Johan wrote this
@ 2024-06-11

Being a dick

My social media has taken a hard turn for the nerdier since Twitter shut down and everyone with a modicum of moral fibre stopped posting there. So even though I’m not really a Linux developer, I was recently exposed to the drama around Hyprland and its maintainer.

The dude’s a dick, no two ways about it. It shines through clearly in the blog post he wrote the last time people called him out. Here’s what he has to say about slurs:

Growing up in the internet of mostly the 2010s, everyone would be calling each other “retards” online, and that would be regarded as one of the lightest things you’d call people when mad. At least in the spaces I was hanging out, nobody would care, even people who would have actual diseases, or were on the receiving end of a slur targeted precisely at a group they were a member of. Hell, I was too.

I definitely am not a fan of how seemingly weak people online, especially teenagers, have become. Words are just words. Someone calling another person a “retard” shouldn’t really be a big deal. Obviously, when repeated 100 times it can be annoying, but then it’s no longer about the word itself, it’s targeted bullying.

Not an uncommon view, particularly around boomers and libertarian types. Suck it up, buttercup! We’re in the real world now, nobody cares about your fee-fees. Depressingly but predictably, DHH has been riding that same bandwagon lately:

It’s also depressing. That this is what’s become of the modern American childhood experience in so many places. The almost fully eroded sense of childhood independence, with its moderate dangers and teaching moments. Replaced with cotton-ball cocoons to keep kids from dealing with even the most minor of setbacks themselves. Lest accusations start flying of how somebody, somewhere OUGHT TO HAVE DONE SOMETHING.

Core to this belief is the idea that “people” (or perhaps “kids” depending on which discussion we’re having) are getting soft. They take offense too easily, they’re fearful and fragile, and it’s because we’re being too gentle with them, we’re not exposing them to the cold hard realities of the world. We just aren’t being mean enough to them and that’s stunting everyone’s growth.

Come on, bro, it’s just light-hearted fun

I was born in the seventies. The Swedish school system throughout the 80s and 90s was an endless cavalcade of people calling each other faggot, whore, retard, and worse (bög, hora, mongo, CP, the list goes on.) That was just a fact of life! It could be used as friendly banter among friends, as insults hurled at someone you didn’t like, or simply used as emphasis (“det här är CP-svårt” or “han fick bögstryk” because Swedish is a fun and easy language when it comes to that sort of thing.)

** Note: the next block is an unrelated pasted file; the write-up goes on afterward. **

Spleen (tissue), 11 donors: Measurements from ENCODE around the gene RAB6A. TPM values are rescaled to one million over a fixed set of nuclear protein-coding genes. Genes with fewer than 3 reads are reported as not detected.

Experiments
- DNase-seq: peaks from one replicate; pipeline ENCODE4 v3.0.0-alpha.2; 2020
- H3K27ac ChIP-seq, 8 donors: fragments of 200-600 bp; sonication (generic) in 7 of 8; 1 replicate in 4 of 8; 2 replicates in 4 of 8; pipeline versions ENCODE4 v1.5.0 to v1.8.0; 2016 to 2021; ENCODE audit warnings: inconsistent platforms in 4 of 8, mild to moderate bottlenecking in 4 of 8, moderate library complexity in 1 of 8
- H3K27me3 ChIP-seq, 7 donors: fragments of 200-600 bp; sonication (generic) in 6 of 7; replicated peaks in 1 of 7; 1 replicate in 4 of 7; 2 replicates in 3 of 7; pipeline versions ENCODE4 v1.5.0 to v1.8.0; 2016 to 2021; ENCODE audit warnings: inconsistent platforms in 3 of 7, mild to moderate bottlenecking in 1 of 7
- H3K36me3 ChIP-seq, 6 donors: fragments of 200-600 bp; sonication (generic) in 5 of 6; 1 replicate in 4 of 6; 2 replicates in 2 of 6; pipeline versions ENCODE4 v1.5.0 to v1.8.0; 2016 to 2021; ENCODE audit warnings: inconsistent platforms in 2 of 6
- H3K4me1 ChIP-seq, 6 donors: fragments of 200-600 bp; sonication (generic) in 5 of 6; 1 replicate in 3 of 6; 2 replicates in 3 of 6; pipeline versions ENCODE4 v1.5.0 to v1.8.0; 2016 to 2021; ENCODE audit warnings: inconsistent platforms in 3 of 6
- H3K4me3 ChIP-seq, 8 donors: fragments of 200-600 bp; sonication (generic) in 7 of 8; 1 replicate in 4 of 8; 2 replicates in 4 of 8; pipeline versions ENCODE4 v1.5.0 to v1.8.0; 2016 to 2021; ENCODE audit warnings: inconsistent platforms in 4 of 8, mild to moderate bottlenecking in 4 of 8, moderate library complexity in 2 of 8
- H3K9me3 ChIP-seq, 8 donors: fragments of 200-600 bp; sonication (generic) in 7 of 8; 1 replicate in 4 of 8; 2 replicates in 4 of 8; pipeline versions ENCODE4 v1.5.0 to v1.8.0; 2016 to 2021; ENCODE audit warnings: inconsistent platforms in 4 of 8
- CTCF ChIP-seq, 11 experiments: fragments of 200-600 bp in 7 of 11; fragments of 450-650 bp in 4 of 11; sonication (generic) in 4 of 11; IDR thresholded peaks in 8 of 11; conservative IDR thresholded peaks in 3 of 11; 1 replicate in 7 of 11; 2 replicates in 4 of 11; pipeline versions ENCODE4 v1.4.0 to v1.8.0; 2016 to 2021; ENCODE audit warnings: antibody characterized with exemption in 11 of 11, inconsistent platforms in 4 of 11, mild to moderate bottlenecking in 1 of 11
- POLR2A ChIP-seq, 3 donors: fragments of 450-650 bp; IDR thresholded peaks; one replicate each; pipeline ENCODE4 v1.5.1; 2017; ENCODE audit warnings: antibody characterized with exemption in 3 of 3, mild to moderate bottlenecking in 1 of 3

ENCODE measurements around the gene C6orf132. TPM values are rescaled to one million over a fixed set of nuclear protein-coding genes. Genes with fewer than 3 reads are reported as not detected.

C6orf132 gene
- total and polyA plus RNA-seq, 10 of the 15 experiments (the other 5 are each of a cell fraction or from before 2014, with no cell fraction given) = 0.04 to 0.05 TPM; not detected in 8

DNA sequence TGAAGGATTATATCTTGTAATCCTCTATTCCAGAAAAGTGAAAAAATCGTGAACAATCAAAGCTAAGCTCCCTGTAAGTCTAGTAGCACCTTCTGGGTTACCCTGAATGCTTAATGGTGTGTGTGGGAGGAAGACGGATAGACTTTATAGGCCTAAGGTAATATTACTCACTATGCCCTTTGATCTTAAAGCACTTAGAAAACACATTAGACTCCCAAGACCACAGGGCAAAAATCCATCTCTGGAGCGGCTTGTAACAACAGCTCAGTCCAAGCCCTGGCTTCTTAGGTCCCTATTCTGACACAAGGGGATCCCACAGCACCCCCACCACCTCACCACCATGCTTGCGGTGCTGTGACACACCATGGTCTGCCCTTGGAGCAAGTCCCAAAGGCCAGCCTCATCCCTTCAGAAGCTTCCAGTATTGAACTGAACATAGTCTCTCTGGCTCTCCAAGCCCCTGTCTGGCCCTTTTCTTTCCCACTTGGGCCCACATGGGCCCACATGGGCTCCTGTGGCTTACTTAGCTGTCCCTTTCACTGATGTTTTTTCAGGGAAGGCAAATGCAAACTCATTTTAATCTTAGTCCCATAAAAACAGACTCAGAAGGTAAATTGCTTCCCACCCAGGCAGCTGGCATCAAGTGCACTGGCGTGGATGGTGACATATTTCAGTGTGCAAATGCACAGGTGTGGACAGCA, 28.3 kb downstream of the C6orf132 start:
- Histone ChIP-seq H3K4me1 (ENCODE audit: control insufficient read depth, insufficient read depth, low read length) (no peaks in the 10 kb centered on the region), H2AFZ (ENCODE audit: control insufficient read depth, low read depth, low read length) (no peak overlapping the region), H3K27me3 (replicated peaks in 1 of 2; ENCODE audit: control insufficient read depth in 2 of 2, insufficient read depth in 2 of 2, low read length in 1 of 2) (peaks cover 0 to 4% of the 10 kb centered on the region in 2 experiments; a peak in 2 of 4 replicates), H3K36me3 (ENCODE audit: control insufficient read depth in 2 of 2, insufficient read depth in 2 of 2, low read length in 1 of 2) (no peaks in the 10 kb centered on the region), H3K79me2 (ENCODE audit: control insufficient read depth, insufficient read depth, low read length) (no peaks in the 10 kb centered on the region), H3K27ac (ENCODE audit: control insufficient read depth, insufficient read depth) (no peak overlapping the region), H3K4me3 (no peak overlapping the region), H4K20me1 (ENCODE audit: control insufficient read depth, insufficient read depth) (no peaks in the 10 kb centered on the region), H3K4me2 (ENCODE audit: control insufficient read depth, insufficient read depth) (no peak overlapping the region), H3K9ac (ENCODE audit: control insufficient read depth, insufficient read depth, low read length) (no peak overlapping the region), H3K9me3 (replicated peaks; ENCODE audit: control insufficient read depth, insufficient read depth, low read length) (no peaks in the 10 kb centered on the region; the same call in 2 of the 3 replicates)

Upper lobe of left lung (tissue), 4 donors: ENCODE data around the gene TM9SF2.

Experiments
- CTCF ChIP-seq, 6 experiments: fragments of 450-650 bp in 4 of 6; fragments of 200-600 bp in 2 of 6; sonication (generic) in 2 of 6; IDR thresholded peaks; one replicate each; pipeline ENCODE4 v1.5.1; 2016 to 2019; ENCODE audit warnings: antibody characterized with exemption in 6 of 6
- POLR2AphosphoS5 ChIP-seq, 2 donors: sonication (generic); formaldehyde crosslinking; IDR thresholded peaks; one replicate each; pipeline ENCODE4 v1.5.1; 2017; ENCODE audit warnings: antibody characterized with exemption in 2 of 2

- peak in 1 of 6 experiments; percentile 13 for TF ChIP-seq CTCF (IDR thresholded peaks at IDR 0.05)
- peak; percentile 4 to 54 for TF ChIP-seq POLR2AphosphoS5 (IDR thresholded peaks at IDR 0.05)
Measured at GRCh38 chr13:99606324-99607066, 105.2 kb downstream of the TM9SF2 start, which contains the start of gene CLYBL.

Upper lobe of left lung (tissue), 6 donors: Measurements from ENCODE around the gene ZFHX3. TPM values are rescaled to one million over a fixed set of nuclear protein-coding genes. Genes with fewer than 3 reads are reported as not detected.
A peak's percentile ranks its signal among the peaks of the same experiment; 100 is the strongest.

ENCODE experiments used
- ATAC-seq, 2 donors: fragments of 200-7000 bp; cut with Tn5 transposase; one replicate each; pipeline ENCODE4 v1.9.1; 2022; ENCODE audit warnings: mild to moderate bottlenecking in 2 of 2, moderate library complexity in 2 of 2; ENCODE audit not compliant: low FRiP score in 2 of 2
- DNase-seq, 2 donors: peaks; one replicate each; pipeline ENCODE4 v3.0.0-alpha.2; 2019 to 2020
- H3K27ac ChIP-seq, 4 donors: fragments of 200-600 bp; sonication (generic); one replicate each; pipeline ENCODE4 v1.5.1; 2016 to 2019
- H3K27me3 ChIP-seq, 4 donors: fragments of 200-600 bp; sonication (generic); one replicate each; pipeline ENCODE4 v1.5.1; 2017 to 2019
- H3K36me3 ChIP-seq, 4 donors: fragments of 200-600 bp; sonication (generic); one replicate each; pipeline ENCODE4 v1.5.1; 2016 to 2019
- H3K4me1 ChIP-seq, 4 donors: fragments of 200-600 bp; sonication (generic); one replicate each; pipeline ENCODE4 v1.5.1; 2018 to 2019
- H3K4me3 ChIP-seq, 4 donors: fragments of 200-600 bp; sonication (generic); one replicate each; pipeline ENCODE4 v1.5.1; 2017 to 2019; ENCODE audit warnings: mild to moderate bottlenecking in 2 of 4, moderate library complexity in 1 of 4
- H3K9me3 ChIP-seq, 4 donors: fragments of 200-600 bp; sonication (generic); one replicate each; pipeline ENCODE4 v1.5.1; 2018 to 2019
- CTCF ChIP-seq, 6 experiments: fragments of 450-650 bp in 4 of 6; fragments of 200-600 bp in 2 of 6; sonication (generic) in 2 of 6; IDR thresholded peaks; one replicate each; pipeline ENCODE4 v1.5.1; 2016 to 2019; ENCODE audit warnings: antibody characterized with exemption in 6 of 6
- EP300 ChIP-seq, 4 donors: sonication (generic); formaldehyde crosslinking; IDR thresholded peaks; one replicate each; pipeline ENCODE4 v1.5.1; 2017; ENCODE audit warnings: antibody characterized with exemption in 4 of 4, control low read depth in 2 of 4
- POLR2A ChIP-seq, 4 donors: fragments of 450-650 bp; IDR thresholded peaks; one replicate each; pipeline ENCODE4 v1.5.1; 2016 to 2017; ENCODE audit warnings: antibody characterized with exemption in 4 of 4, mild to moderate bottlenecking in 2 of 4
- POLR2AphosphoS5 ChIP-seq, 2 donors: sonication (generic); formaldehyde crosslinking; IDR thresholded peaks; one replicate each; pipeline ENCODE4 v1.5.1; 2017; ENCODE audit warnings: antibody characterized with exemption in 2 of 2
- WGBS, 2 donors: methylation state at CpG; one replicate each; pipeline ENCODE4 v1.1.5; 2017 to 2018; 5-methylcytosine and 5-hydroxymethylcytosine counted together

I don’t think that hurt me at all. Like Vaxry says, they’re just words. Their effect is not constant or objectively measurable, it’s something that happens inside your mind and that’s actually mostly within your own control. Being able to moderate your reactions to life happening to you is a good skill to have, even if it’s hard and needs to be practiced your entire life. Cars and houses will break down, loved ones will get sick, big life decisions will go wrong—stuff will happen to you whether you like it or not, and standing strong in the face of that will be important. I don’t think that’s controversial.

But did those slurs help with that?

Did it make us Xennials stronger?

Nope. All it did was make me that much more likely to unintenionally hurt someone else, while simultaneously helping reduce real, actual people into society-wide pejoratives. If anyone’s being coddled and unaware, it’s the people still using these slurs or pining for the time when they were free to use them: all it takes is one gay friend who doesn’t want to be called a faggot to make you see how hurtful and unnecessary it is. And it really shouldn’t take much empathy to extend that nugget of wisdom to retard, whore, and the rest of that rogues’ gallery.

And hey: if you have no gay friends, if you don’t know any parents with a disabled kid, then who’s really in that cotton-ball cocoon?

Kids these days

I have my own private beliefs, of course. I actually agree that schools—at least here in Sweden—are often unnecessarily upgrading simple playground scuffles to call-the-parents type situations, and that’s probably not helping anyone. I don’t think it’s possible to get children to stop using bad words, either: you can perhaps get to “won’t swear in your direct vicinity” if you’re strict enough, but that’ll just skew punishment towards the kids who are bad at hiding their emotions. You have to be nuanced in your approach, and it’s a hard balance to get right.


The vast majority of people, children or otherwise, just aren’t these easily-triggered snowflakes who run and hide at the first sight of adversity. You have to actually hunt for that type of behavior in order to find it: it’s something you have to want to see in order for the effect to show up. Gay people are being beaten up and murdered every day with nobody reporting on it, while every single instance of someone walking up to a professor and being “triggered” has been quickly snatched up and reported to absolute death by the ever-present modern outrage industry because the story is just too good to pass up. If you’ve fallen for that… well, again, I have to ask: who has the soft and overprotected mind here? Who’s too quick to take offense?

Please don’t be a dick. Don’t be cruel, don’t be unnecessarily mean, don’t take pride in the fact that you can “take it and dish it out.” It helps no one, it makes nobody stronger, it just makes everybody a little worse for wear.